George Washington’s Rules Of Civility
How can we open the conversation and come to some agreement about courtesy, civility and manners?
When George Washington was a teenager, he wanted to make a good impression on his elders. Good manners were important to him. He made sure that he knew how by copying Rules of Civility from a French rulebook in his own handwriting. Rules of Civility was a list of 110 rules for people to follow. These rules dealt with different situations, such as how to be respectful to people, how to be polite when dining with others, and how to behave. Here are ten of the rules:
1. Every Action done in Company ought to be with Some Sign of Respect to those that are Present.
2. In the Presence of Others Sing not to yourself with a humming Noise, nor Drum with your Fingers or Feet.
3. Sleep not when others Speak, Sit not when others stand, Speak not when you should hold your Peace, walk not on when others Stop.
4. When you Sit down, Keep your Feet firm and Even, without putting one on the other or Crossing them.
5. Shift not yourself in Sight of others nor Gnaw your nails.
6. Do not laugh too loud or too much at any Publick Spectacle.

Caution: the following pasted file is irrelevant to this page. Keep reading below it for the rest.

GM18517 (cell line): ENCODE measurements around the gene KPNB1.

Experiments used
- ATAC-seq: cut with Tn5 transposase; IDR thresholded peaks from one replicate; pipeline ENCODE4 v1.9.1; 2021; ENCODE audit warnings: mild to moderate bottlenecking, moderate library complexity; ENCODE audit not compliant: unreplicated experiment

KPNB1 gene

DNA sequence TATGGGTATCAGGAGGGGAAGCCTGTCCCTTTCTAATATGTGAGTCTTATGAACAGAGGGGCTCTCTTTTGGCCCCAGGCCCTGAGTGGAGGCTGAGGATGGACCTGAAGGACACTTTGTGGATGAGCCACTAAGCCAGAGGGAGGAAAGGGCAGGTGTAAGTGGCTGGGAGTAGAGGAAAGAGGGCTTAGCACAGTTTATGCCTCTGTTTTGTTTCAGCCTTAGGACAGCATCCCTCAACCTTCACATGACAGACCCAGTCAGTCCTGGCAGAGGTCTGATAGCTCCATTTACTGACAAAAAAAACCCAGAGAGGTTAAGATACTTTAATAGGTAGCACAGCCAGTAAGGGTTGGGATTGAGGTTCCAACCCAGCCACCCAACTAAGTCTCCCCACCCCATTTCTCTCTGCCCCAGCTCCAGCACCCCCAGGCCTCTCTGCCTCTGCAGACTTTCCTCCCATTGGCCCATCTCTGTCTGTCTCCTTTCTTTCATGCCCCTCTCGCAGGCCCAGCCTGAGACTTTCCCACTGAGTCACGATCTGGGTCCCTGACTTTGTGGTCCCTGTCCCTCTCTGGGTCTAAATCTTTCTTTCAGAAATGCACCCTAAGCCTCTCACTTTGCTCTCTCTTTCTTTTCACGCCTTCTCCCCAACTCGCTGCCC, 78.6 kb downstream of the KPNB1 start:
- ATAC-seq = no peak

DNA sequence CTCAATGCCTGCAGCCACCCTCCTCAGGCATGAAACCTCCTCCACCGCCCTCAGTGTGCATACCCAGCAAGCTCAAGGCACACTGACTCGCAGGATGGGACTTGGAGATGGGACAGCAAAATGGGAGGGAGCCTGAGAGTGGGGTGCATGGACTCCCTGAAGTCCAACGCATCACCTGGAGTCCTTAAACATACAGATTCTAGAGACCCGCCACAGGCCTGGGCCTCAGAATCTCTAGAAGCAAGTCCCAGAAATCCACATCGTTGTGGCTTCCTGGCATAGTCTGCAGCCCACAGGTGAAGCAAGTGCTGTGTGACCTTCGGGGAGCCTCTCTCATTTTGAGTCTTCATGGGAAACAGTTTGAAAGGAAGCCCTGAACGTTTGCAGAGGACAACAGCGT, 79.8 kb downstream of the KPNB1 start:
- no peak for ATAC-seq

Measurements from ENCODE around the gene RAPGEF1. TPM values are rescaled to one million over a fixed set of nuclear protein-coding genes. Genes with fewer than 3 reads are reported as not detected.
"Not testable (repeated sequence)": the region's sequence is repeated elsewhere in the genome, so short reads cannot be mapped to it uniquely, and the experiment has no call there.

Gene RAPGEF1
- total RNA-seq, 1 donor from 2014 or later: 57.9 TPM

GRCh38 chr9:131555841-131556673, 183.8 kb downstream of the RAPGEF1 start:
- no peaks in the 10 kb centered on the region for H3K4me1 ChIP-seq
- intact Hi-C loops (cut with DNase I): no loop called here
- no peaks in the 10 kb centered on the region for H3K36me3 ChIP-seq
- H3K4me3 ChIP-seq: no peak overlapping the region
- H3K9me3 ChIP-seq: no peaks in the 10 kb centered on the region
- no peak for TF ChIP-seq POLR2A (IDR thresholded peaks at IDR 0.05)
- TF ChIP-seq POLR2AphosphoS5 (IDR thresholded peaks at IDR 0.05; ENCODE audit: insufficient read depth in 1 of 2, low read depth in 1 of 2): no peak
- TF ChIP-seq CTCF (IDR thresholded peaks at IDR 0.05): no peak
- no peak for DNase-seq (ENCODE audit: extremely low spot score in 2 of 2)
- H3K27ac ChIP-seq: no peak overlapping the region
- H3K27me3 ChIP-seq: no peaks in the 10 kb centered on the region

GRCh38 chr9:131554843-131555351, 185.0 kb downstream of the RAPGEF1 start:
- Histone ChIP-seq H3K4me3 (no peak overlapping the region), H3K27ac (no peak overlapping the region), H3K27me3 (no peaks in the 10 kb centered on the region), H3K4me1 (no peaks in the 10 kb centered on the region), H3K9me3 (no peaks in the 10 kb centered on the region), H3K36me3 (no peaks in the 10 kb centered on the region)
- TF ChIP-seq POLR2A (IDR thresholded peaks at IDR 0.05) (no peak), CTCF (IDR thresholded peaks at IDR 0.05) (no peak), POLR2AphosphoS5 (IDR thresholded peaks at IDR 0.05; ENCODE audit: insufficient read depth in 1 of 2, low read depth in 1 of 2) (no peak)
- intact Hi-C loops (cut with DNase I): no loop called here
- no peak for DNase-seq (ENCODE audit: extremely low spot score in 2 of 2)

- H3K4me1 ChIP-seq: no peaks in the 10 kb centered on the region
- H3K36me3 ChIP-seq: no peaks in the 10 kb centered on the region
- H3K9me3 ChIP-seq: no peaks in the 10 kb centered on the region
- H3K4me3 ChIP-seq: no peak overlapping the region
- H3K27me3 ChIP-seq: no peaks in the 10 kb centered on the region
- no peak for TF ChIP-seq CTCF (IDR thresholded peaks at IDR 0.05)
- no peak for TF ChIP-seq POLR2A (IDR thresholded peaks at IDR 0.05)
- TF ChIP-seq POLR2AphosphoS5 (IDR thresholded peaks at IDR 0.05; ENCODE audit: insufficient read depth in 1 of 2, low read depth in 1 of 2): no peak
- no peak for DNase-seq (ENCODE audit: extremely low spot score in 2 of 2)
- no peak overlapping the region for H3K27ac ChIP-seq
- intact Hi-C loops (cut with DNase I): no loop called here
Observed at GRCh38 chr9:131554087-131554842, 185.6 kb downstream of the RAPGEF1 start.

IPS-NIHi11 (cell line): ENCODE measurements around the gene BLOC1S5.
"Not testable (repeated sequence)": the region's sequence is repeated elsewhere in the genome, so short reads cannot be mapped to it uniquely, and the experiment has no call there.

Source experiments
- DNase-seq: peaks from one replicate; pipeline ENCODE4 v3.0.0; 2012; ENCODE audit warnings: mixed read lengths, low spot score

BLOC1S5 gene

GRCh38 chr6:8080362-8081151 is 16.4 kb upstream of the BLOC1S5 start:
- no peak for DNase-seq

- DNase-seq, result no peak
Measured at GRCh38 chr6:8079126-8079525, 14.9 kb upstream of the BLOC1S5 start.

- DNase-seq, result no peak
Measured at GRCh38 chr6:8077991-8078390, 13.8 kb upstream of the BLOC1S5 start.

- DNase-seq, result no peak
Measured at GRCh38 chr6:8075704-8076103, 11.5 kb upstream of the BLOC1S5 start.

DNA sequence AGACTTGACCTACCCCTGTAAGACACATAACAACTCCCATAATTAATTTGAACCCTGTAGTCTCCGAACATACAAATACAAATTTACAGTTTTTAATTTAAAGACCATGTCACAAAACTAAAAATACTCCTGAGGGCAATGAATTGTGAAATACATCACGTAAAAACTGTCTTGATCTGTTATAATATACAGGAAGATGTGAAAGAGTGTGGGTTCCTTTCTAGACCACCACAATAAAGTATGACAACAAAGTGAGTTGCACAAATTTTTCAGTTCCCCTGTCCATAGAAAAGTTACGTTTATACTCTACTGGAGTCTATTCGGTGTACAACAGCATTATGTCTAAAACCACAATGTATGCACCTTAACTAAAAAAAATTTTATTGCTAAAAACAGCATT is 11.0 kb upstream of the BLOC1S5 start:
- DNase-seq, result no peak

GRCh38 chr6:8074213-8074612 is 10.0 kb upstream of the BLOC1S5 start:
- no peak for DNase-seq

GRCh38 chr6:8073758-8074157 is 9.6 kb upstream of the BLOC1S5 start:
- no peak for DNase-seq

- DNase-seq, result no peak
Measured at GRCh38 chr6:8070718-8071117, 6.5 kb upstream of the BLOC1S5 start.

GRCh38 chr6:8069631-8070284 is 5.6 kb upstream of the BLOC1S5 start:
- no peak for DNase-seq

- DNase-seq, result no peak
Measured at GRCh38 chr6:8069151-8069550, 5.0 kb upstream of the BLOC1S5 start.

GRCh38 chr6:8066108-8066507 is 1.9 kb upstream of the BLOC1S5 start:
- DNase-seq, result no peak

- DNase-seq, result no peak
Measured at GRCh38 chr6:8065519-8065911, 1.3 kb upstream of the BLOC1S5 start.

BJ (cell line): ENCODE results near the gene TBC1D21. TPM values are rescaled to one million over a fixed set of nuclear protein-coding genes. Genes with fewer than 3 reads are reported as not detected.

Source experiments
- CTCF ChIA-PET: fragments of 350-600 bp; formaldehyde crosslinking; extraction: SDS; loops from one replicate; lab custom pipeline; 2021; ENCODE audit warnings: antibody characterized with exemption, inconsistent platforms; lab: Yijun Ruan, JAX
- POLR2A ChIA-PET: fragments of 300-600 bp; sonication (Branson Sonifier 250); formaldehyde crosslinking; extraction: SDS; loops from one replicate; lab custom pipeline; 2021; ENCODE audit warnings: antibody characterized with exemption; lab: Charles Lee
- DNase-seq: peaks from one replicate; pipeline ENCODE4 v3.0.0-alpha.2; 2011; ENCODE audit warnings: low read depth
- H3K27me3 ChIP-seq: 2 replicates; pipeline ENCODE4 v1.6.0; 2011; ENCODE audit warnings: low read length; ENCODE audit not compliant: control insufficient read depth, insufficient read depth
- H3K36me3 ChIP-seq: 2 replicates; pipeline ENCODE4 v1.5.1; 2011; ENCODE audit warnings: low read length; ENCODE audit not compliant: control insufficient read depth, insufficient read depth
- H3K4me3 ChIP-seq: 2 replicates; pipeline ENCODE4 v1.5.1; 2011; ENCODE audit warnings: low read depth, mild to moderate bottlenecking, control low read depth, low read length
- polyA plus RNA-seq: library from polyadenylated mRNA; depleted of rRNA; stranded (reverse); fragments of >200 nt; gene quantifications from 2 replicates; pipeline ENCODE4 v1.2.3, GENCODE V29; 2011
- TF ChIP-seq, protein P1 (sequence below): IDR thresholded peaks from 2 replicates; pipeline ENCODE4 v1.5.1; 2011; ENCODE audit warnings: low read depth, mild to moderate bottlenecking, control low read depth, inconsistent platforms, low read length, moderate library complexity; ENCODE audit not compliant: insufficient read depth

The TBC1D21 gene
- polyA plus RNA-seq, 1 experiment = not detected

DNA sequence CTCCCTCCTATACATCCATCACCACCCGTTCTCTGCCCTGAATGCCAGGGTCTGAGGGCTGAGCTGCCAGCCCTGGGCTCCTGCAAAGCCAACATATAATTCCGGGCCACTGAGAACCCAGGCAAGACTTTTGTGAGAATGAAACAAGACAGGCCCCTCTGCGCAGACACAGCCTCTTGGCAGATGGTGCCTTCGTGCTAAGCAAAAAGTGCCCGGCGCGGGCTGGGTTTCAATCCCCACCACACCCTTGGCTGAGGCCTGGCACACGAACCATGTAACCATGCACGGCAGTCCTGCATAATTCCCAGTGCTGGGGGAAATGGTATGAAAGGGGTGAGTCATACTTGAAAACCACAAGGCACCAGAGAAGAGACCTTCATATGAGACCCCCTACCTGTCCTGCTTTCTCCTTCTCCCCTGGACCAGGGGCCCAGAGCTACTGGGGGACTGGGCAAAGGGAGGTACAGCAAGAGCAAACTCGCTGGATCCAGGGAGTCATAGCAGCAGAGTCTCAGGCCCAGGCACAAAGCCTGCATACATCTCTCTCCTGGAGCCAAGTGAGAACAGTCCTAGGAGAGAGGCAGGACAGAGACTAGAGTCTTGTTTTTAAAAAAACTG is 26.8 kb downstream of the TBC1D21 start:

7. Use no Reproachfull Language against any one neither Curse nor Revile. Gaze not on the marks or blemishes of Others and ask not how they came.
8. What you may Speak in Secret to your Friend deliver not before others.
9. Undertake not what you cannot Perform but be Careful to keep your Promise.
10. Speak not Evil of the absent for it is unjust.
Families or classrooms can open discussions about these rules. Examine the rules with your children or students. You might have them act the rules out so they understand their meaning. You can point out how language was used at that time including capital letters, spelling, and punctuation.
Ask children if they have rules like this in their homes or at school. Ask which of these rules they consider the most important. Discuss what these rules tell us about George Washington. Have them rewrite some or all of the rules in their own words and discuss whether they can be used as class or home rules today.
This activity comes directly from the George Washington’s Mount Vernon website. The site has a wealth of information including primary sources, lesson plans, videos, online learning, virtual tours and more. We appreciate the opportunity to reprint it in its entirety. www.mountvernon.org/george-washington/rules-of-civility
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